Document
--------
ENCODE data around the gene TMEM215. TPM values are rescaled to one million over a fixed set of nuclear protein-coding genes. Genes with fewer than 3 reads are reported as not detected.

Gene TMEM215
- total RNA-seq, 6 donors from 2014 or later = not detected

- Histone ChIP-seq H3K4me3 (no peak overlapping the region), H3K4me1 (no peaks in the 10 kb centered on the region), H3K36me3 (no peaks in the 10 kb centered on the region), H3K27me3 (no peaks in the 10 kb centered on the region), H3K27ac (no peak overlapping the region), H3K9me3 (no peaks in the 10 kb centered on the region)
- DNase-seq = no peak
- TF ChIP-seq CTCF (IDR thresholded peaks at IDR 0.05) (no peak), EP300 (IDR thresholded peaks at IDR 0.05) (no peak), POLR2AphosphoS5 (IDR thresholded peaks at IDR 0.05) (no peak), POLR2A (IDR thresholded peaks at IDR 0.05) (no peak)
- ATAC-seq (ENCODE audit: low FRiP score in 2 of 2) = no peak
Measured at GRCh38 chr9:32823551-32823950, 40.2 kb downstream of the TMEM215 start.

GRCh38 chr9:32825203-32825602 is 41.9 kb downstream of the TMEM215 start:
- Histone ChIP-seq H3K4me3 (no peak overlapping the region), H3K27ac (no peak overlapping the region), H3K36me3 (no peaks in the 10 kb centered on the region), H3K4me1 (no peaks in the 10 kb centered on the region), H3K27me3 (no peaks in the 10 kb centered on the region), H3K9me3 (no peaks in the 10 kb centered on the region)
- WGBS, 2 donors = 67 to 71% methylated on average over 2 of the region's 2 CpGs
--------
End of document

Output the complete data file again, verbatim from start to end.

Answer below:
ENCODE data around the gene TMEM215. TPM values are rescaled to one million over a fixed set of nuclear protein-coding genes. Genes with fewer than 3 reads are reported as not detected.

Gene TMEM215
- total RNA-seq, 6 donors from 2014 or later = not detected

- Histone ChIP-seq H3K4me3 (no peak overlapping the region), H3K4me1 (no peaks in the 10 kb centered on the region), H3K36me3 (no peaks in the 10 kb centered on the region), H3K27me3 (no peaks in the 10 kb centered on the region), H3K27ac (no peak overlapping the region), H3K9me3 (no peaks in the 10 kb centered on the region)
- DNase-seq = no peak
- TF ChIP-seq CTCF (IDR thresholded peaks at IDR 0.05) (no peak), EP300 (IDR thresholded peaks at IDR 0.05) (no peak), POLR2AphosphoS5 (IDR thresholded peaks at IDR 0.05) (no peak), POLR2A (IDR thresholded peaks at IDR 0.05) (no peak)
- ATAC-seq (ENCODE audit: low FRiP score in 2 of 2) = no peak
Measured at GRCh38 chr9:32823551-32823950, 40.2 kb downstream of the TMEM215 start.

GRCh38 chr9:32825203-32825602 is 41.9 kb downstream of the TMEM215 start:
- Histone ChIP-seq H3K4me3 (no peak overlapping the region), H3K27ac (no peak overlapping the region), H3K36me3 (no peaks in the 10 kb centered on the region), H3K4me1 (no peaks in the 10 kb centered on the region), H3K27me3 (no peaks in the 10 kb centered on the region), H3K9me3 (no peaks in the 10 kb centered on the region)
- WGBS, 2 donors = 67 to 71% methylated on average over 2 of the region's 2 CpGs